Yarns on First

Monday, July 16th, 2007

The other yarn shop I visited while in California last month was a great little place in Napa called Yarns on First.  (Let me just admit right here, because I am a big person who is not afraid of looking stupid in public, that I had no idea that Napa is actually the name of a town in California as well as a whole valley.  Who knew?  Obviously, not me.  I realize that this probably falls into the same category as not realizing that New York is a city as well as a state, but there it is.)

In any case, Yarns on First is a very nice place, where they have their yarns arranged by color instead of brand.

Yarns on First, Napa, CA

This makes for a very pretty store, although you do have to look a little harder and ask more questions to find the yarns you want.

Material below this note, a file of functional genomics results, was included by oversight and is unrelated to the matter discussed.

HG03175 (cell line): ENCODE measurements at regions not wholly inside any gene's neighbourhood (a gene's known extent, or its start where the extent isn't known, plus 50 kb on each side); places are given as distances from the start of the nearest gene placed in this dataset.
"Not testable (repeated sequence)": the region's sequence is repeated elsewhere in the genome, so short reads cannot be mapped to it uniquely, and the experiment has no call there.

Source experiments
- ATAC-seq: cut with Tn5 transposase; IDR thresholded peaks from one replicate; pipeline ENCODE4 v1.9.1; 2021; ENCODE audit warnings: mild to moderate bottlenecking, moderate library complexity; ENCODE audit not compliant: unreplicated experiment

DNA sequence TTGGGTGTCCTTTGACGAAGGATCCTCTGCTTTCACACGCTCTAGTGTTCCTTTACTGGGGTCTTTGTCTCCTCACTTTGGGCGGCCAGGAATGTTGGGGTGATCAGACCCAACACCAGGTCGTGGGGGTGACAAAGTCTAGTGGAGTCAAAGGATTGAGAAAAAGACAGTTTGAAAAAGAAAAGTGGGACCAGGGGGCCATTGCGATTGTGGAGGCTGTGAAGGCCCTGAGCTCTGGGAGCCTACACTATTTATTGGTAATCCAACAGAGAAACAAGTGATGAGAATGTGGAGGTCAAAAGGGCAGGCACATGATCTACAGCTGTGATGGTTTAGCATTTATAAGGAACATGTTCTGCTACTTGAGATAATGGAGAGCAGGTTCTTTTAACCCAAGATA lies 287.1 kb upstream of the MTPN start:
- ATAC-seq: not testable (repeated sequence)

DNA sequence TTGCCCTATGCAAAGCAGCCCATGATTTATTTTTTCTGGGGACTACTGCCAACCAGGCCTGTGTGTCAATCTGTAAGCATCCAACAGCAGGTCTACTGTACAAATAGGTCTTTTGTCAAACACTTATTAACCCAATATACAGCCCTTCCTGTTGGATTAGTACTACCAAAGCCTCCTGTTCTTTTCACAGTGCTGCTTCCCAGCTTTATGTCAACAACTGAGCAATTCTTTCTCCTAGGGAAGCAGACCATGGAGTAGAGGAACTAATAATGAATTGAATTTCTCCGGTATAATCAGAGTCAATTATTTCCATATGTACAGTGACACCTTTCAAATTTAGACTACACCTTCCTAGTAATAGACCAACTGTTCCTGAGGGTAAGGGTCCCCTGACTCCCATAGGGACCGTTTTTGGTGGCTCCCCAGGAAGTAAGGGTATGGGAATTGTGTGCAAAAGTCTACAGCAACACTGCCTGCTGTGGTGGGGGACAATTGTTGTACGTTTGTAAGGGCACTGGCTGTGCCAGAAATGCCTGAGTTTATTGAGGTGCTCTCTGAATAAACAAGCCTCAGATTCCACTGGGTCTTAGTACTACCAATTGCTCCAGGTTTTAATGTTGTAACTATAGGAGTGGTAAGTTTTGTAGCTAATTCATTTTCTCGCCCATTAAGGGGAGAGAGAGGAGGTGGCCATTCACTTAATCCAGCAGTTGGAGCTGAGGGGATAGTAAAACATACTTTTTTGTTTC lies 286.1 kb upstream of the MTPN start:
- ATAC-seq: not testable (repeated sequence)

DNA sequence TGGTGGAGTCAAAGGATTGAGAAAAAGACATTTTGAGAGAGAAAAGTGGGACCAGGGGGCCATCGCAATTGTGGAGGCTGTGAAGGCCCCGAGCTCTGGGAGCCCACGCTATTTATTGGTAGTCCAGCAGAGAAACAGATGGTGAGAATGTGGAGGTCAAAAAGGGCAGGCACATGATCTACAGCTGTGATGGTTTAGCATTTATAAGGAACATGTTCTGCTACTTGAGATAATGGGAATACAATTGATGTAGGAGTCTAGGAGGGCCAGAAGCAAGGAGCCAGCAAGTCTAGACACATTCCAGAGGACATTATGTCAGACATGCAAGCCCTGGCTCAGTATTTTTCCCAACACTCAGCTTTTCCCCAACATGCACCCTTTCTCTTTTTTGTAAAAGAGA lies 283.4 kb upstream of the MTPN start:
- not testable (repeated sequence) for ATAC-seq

Yarns on First, Napa, CA

Fortunately, the folks there are extremely friendly and helpful.  Here’s Roxanna, one of the co-owners who helped me find (what else?) some lovely sock yarn to purchase.

Roxanna at Yarns on First 

I got this beautiful merino from Claudia Hand Painted Yarns, in a colorway named “John B.”

Claudia Hand Paint from Yarns on First                                                                        You can see the huge selection of colorways of this yarn there in the stacked baskets.  I had a hard time making up my mind, I’ll tell you.

And a wool/mohair blend from Schaefer Yarns called “Anne.”

sock yarn at Yarns on First                                             Snuggling up next to the Claudia Hand Paint.